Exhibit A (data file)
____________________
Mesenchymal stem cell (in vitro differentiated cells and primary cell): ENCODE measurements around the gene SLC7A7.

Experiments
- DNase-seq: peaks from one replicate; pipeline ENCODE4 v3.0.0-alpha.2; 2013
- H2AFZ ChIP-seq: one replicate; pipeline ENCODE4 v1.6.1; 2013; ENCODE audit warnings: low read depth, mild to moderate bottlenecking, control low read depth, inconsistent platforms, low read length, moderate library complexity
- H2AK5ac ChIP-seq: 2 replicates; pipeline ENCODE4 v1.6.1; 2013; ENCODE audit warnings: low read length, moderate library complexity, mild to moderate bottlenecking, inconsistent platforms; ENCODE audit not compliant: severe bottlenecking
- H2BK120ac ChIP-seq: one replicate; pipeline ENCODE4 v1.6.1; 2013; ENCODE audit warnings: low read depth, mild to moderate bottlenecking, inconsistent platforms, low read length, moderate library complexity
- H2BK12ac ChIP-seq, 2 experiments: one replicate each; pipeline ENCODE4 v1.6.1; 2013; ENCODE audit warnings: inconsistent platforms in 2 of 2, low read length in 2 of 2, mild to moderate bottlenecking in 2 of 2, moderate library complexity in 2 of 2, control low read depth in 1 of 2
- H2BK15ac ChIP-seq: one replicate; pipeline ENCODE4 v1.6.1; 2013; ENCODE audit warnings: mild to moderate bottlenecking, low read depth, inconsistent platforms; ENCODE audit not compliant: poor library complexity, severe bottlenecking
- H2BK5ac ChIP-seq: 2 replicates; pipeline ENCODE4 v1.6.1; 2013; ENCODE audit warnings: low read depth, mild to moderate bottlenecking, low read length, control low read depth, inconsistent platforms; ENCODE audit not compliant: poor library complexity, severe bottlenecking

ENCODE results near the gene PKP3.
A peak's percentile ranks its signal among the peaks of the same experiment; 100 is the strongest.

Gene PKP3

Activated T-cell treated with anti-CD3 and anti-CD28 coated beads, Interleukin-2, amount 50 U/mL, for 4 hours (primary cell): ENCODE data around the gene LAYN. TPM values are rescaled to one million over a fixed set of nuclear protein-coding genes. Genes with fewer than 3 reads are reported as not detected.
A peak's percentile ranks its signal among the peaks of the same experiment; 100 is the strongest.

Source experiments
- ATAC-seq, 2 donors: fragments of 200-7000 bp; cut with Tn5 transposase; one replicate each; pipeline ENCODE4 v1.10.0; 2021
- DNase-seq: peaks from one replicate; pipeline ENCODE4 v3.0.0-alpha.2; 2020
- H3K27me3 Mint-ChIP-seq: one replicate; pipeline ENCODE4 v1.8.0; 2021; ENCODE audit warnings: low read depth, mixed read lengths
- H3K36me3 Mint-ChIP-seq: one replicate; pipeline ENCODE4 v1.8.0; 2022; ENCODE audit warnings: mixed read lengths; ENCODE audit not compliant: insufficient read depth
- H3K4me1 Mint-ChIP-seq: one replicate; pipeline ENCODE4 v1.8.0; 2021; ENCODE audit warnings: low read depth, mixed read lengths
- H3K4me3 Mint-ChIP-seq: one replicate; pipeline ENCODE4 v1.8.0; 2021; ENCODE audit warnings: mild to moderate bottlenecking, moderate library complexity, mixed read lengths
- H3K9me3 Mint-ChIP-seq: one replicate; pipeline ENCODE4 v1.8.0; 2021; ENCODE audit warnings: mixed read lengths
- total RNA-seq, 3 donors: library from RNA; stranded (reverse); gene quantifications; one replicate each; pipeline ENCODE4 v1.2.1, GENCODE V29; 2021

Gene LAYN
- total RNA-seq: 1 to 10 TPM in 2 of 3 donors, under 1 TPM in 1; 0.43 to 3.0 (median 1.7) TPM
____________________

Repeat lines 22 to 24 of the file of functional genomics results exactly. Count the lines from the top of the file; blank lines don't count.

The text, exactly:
- H3K9me3 Mint-ChIP-seq: one replicate; pipeline ENCODE4 v1.8.0; 2021; ENCODE audit warnings: mixed read lengths
- total RNA-seq, 3 donors: library from RNA; stranded (reverse); gene quantifications; one replicate each; pipeline ENCODE4 v1.2.1, GENCODE V29; 2021

Gene LAYN